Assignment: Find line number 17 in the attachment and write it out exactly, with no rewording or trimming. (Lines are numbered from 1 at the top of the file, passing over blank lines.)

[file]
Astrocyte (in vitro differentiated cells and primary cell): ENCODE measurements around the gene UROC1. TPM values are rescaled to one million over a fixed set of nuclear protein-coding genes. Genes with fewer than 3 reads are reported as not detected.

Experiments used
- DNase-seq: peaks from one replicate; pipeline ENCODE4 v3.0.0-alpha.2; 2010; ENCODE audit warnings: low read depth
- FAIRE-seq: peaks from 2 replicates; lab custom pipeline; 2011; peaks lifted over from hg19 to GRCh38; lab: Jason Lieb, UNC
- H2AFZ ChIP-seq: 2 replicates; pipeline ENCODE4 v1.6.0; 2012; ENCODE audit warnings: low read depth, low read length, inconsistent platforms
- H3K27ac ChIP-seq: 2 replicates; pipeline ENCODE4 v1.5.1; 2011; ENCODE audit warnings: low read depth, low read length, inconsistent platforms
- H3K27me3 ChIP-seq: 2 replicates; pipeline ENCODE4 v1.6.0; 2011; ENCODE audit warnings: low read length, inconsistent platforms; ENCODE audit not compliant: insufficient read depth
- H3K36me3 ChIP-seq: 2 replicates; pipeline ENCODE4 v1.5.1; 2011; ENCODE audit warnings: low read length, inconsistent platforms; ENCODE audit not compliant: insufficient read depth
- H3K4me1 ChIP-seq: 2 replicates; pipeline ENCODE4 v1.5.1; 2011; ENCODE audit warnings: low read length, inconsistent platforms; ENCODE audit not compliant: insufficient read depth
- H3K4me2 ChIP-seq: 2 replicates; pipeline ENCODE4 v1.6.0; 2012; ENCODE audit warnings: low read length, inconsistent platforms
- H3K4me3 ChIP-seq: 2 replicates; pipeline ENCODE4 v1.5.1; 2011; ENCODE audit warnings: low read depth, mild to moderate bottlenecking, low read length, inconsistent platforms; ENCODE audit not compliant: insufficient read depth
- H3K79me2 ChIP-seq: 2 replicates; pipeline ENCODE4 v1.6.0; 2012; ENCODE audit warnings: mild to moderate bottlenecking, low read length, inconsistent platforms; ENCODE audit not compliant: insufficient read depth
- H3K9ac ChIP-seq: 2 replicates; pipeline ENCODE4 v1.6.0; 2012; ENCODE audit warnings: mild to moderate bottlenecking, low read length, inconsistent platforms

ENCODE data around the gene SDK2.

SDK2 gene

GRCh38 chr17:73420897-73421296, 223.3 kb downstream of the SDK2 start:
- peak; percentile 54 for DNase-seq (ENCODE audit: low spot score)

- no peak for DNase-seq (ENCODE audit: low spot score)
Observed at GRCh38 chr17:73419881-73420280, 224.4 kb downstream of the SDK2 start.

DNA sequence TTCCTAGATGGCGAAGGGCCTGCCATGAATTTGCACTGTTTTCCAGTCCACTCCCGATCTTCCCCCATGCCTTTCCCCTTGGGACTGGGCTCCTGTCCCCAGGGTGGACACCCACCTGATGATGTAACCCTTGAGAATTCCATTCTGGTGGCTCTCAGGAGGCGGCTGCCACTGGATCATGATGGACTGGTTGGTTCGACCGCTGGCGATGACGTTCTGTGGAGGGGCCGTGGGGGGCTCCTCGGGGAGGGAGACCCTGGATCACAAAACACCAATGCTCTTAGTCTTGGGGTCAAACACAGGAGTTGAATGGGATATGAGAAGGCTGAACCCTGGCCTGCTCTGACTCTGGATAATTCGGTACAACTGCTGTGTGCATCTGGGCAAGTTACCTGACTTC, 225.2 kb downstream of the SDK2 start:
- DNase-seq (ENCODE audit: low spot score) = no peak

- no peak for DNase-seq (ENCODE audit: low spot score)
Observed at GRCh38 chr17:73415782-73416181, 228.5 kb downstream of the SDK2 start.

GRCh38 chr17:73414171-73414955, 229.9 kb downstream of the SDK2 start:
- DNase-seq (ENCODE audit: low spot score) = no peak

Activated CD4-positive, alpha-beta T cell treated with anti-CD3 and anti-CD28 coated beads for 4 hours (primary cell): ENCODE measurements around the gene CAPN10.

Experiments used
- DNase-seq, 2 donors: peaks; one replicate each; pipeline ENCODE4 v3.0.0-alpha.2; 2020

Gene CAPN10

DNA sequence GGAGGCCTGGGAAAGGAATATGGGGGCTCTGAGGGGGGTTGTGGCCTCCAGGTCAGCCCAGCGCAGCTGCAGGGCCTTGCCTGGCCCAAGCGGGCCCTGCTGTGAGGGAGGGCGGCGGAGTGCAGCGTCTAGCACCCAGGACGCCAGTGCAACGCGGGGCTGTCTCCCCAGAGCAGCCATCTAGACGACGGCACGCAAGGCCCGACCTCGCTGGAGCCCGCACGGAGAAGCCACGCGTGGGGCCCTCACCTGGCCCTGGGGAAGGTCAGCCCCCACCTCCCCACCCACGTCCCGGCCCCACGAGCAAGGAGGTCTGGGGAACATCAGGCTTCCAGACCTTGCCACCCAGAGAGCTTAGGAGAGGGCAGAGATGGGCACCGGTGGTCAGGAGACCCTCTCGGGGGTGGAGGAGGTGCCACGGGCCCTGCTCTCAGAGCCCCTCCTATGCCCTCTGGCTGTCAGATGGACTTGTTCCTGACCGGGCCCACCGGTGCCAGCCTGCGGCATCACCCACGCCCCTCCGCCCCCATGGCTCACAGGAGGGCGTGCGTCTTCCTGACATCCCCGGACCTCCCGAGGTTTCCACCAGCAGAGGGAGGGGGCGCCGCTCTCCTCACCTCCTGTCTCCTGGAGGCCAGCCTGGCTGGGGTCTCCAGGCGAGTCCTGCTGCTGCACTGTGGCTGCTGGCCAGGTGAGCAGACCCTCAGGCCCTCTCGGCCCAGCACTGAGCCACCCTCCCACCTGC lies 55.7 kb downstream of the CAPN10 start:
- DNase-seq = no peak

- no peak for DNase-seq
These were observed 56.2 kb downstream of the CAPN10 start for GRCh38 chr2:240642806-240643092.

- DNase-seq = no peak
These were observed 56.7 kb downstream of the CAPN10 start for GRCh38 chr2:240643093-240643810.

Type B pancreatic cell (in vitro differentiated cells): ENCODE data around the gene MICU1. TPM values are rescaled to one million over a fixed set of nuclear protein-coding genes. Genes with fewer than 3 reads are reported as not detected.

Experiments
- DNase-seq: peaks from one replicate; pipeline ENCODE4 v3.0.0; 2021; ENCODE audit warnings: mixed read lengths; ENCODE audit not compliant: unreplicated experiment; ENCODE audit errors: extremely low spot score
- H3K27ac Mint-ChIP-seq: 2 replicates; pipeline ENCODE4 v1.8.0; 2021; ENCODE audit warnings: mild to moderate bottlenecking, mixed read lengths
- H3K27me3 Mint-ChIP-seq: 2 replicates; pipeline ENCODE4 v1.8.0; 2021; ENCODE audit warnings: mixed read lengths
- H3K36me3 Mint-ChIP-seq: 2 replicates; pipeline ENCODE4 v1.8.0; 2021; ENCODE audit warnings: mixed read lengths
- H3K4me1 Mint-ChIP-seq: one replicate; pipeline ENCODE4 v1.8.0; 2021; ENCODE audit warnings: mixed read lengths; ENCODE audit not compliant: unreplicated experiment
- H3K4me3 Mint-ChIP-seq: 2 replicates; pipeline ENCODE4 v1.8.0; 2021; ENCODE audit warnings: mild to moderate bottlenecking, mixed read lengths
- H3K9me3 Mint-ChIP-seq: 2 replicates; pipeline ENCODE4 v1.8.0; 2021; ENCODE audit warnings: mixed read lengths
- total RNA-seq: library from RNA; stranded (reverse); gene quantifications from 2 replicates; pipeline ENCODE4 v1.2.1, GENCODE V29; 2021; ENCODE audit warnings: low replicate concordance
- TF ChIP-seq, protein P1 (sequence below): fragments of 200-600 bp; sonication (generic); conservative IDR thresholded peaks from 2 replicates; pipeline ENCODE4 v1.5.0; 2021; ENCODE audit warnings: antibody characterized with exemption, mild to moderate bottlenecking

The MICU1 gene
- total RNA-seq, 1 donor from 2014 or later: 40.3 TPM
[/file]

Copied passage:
- peak; percentile 54 for DNase-seq (ENCODE audit: low spot score)